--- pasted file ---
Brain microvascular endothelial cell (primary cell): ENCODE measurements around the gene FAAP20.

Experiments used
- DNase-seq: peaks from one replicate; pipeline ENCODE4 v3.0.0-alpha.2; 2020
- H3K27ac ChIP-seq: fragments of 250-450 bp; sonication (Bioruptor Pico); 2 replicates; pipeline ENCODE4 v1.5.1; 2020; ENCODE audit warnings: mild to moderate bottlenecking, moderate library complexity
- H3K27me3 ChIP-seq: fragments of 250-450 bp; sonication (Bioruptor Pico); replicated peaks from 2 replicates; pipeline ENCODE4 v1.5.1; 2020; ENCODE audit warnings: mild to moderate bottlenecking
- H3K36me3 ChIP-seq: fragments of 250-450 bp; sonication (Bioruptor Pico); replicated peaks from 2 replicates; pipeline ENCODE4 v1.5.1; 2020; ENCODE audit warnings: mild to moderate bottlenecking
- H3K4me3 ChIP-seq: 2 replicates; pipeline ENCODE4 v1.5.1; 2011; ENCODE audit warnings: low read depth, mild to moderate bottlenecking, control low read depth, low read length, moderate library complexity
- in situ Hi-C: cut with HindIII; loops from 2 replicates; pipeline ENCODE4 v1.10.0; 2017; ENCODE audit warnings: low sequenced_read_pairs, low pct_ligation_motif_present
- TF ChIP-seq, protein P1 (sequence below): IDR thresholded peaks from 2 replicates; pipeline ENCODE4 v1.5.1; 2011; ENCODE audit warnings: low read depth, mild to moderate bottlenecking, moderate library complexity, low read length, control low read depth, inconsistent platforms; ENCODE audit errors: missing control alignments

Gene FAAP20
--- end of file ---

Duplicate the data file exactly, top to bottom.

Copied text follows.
Brain microvascular endothelial cell (primary cell): ENCODE measurements around the gene FAAP20.

Experiments used
- DNase-seq: peaks from one replicate; pipeline ENCODE4 v3.0.0-alpha.2; 2020
- H3K27ac ChIP-seq: fragments of 250-450 bp; sonication (Bioruptor Pico); 2 replicates; pipeline ENCODE4 v1.5.1; 2020; ENCODE audit warnings: mild to moderate bottlenecking, moderate library complexity
- H3K27me3 ChIP-seq: fragments of 250-450 bp; sonication (Bioruptor Pico); replicated peaks from 2 replicates; pipeline ENCODE4 v1.5.1; 2020; ENCODE audit warnings: mild to moderate bottlenecking
- H3K36me3 ChIP-seq: fragments of 250-450 bp; sonication (Bioruptor Pico); replicated peaks from 2 replicates; pipeline ENCODE4 v1.5.1; 2020; ENCODE audit warnings: mild to moderate bottlenecking
- H3K4me3 ChIP-seq: 2 replicates; pipeline ENCODE4 v1.5.1; 2011; ENCODE audit warnings: low read depth, mild to moderate bottlenecking, control low read depth, low read length, moderate library complexity
- in situ Hi-C: cut with HindIII; loops from 2 replicates; pipeline ENCODE4 v1.10.0; 2017; ENCODE audit warnings: low sequenced_read_pairs, low pct_ligation_motif_present
- TF ChIP-seq, protein P1 (sequence below): IDR thresholded peaks from 2 replicates; pipeline ENCODE4 v1.5.1; 2011; ENCODE audit warnings: low read depth, mild to moderate bottlenecking, moderate library complexity, low read length, control low read depth, inconsistent platforms; ENCODE audit errors: missing control alignments

Gene FAAP20